TMII celebrates silver jubilee with series of events
JAKARTA (JP): A series of educative, scientific and cultural events are scheduled to commemorate the 25th anniversary of Taman Mini Indonesia Indah (TMII).
The events, which began on April 16 and end on April 23, involve hundreds of school students, artists, small-scale entrepreneurs and young scientists all over Indonesia.
A special music concert called Merah-Putih by famous composer and choreographer Guruh Soekarnoputra will be held on Thursday.
Other programs include traditional wayang (puppet) performances, a scientific exhibition, drawing and singing contests for school students and displays of traditional herbal medicines.
Taman Mini spokesman Dandoel Hardoyono said no new buildings would be inaugurated for this year's anniversary.
"We will only reopen the newly refurbished Komodo museum and open a reptile park next to the museum," said Dandoel.
A commemorative book 25 Tahun Taman Mini (25 years of Taman Mini) will be launched on April 20.
Established on April 20, 1975, by then first lady Tien Soeharto, Taman Mini has weathered its initial controversy to become a cultural landmark for Jakarta and Indonesia in general.
The project was carried out by Harapan Kita Foundation and touted as a venue to showcase the riches and diversity of Indonesia's diverse ethnic groups and cultures.
The initial proposal was met by opposition from students and local residents, especially as the country was still enduring economic hardships in the early 1970s.
The huge funding required for the project, which was originally set to occupy about 400 hectares, was a source of much of the opposition because Indonesians were still dealing with economic woes left over from the 1960s. The acquisition of more than 150 hectares in the Pondok Gede area of East Jakarta provoked protests by residents.
The objections fell on deaf ears. The New Order government of Soeharto was already tightening the screws on political freedom and a project anointed by one of its members, particularly one headed by Soeharto's family, could not be denied.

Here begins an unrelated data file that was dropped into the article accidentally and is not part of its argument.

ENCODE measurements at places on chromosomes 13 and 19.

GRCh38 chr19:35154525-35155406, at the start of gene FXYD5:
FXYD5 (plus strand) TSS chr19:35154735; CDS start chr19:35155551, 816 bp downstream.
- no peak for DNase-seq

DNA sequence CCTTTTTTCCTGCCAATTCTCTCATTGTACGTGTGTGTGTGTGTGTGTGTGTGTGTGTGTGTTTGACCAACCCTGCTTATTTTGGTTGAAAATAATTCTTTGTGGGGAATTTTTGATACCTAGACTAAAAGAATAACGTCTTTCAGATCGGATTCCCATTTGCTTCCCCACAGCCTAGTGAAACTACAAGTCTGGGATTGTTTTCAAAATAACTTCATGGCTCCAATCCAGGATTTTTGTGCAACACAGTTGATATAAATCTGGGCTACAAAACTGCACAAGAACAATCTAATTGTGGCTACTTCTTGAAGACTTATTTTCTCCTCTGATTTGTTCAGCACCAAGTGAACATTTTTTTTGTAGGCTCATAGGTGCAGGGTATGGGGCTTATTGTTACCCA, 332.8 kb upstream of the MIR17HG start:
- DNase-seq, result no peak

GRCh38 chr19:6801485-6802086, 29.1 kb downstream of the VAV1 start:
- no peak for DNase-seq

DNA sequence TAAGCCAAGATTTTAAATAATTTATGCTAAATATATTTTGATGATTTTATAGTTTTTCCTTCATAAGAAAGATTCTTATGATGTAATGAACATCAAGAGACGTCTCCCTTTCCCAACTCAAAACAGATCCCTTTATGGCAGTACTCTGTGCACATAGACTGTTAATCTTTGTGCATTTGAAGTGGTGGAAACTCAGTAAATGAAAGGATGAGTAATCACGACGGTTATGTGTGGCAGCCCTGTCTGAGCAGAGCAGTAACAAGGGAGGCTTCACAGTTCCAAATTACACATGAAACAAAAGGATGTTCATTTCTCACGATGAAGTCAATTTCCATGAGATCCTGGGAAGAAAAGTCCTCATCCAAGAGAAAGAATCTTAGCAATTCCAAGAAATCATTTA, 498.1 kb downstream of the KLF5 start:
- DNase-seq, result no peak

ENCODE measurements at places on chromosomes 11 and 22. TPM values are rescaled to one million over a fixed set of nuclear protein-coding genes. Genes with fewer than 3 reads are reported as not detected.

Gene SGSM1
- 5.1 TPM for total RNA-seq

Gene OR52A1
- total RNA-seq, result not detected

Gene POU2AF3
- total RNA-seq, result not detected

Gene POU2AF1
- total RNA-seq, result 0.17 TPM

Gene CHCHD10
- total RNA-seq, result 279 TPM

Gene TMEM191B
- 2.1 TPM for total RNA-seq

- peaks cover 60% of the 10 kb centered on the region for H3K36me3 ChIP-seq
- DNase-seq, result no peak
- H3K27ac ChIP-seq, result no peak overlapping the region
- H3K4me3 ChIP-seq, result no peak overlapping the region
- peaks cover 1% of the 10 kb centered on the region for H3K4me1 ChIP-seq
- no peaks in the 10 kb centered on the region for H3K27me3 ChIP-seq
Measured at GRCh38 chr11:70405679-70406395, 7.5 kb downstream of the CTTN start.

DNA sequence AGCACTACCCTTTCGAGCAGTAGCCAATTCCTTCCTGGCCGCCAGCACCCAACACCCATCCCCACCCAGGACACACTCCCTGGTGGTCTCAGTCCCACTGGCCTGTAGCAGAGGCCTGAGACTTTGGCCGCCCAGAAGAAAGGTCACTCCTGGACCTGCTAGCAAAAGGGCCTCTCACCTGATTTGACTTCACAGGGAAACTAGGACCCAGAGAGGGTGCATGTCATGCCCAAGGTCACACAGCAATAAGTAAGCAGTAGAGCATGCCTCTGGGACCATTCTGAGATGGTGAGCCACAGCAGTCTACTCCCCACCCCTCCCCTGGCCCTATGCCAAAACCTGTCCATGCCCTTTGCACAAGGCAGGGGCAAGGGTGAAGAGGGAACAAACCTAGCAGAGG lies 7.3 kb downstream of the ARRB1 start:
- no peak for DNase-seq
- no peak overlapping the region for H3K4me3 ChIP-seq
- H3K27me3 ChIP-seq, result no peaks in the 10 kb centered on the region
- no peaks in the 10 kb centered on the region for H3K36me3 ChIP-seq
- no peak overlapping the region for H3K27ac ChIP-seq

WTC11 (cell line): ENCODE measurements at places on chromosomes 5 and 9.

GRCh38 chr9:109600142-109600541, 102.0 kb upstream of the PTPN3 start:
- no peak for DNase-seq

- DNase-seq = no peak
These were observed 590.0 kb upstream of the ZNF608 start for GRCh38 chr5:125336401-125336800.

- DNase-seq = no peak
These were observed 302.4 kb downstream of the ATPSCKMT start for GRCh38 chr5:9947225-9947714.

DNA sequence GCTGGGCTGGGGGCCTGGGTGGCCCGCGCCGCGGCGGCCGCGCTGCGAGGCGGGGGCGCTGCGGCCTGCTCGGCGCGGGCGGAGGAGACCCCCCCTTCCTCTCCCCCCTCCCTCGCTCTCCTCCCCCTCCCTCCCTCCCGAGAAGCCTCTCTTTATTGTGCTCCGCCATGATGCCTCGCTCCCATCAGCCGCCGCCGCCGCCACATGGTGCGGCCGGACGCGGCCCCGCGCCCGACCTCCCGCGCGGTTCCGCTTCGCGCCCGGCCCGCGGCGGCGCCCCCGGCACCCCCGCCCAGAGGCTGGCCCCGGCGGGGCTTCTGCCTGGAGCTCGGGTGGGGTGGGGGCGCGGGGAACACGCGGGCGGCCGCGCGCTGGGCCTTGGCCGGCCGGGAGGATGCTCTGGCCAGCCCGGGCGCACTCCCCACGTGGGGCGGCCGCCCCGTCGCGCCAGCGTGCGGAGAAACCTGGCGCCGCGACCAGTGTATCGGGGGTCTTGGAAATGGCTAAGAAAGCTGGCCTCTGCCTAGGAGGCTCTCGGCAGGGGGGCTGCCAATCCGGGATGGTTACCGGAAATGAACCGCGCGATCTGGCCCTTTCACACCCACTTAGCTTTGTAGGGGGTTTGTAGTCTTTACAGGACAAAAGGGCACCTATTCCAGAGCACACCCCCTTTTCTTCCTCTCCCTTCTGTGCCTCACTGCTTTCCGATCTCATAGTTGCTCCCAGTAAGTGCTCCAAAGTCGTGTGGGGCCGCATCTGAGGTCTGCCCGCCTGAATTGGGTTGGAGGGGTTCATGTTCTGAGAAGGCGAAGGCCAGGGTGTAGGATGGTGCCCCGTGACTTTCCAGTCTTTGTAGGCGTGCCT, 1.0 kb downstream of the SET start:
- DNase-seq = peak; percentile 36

The construction of the first stage of the project, started in 1971, comprised 26 pavilions featuring the traditional and cultural life of Indonesians from all the country's provinces.
An additional pavilion was added in 1976 to house East Timor after it integrated into Indonesia. The province seceded from the country in August last year and the East Timor pavilion is now empty.
Additional facilities include places of worships and buildings housing exhibitions on sports, zoology, science, telecommunications and transportation. There are also military museums, bird park, swimming pool, art gallery, youth hostel, restaurants, an Imax theater and other buildings.
Taman Mini's management has customarily inaugurated a new facility in conjunction with anniversaries. The most recent additions were the Purna Bhakti Museum, the international standard theater building Teater Tanah Airku and Bayt Al-Quran Museum.
With its varied facilities and affordable tickets, Taman Mini has become a favorite place for recreation for millions of Indonesians, especially low to middle income groups.
It has been part of the itineraries of visiting foreign dignitaries. Among the distinguished visitors were late Princess Diana, former U.S. president George Bush, Pope John Paul and former British prime minister Margaret Thatcher.
"We want to maintain and upgrade some run-down equipment and buildings and we are committed to giving our best services to visitors," said Dandoel.
Taman Mini, which employs about 680 people, is managed by the Harapan Kita Foundation under the supervision of the Office of State Secretary.
The city government was reportedly willing to take over the ownership and management of Taman Mini, but there has been no progress in the plan.
Many continue to identify Taman Mini with the family of Soeharto, which is a liability as his reputation has sunk amid allegations of corruption and abuse of power during his 32 years in power.
The Purna Bhakti Museum is dedicated to Soeharto, while the newly opened At-Tin grand mosque was built in honor of Tien Soeharto, who died in 1996.
Dandoel acknowledged that many assumed Taman Mini was owned by the Soehartos.
"It's a misperception. Taman Mini is a national asset."
After 25 years, Taman Mini's management still has its work cut out for it in changing its negative public image. (raw)